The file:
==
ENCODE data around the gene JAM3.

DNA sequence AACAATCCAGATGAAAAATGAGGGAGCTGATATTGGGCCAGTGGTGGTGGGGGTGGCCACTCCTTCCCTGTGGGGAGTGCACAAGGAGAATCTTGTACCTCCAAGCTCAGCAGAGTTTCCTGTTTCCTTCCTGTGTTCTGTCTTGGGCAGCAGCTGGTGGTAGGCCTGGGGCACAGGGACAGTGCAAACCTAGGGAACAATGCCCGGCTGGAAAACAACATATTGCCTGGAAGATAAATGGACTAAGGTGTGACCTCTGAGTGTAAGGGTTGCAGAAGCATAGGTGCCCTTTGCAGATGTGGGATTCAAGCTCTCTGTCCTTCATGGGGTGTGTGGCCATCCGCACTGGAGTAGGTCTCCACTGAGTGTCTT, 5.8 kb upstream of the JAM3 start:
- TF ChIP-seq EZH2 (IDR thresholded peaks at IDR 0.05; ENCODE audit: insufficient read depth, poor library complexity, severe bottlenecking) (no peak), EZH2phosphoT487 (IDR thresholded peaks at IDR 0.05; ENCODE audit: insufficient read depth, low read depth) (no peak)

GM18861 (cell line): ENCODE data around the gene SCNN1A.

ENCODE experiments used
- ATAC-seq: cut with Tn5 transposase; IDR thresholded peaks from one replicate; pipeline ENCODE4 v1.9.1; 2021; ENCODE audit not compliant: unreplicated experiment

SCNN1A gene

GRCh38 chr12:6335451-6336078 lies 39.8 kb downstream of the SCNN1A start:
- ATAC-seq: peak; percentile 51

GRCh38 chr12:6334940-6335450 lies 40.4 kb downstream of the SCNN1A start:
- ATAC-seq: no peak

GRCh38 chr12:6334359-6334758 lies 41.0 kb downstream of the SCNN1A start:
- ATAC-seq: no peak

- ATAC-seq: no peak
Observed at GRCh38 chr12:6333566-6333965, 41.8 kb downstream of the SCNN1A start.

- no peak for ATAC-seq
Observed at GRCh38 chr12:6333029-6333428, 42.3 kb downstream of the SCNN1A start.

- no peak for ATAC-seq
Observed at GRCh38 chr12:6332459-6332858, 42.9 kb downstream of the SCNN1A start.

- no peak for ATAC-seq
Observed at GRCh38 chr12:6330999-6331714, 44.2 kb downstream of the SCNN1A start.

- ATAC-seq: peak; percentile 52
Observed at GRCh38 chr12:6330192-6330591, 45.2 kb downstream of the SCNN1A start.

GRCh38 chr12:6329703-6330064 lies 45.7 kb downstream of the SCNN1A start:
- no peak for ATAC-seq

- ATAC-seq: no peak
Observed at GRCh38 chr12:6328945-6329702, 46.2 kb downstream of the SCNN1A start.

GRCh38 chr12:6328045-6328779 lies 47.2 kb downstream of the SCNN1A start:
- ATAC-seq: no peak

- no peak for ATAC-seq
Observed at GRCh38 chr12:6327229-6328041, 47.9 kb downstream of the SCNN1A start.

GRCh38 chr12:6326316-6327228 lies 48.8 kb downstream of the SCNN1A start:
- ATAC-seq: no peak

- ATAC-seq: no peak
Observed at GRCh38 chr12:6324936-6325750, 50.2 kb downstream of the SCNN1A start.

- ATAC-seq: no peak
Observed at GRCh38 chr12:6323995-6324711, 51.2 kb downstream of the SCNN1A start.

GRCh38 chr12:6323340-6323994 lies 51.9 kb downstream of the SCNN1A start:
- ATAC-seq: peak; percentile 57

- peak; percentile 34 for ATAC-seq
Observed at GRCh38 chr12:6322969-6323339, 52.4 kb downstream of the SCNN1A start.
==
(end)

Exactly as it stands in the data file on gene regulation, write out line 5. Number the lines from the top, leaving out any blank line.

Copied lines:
ENCODE experiments used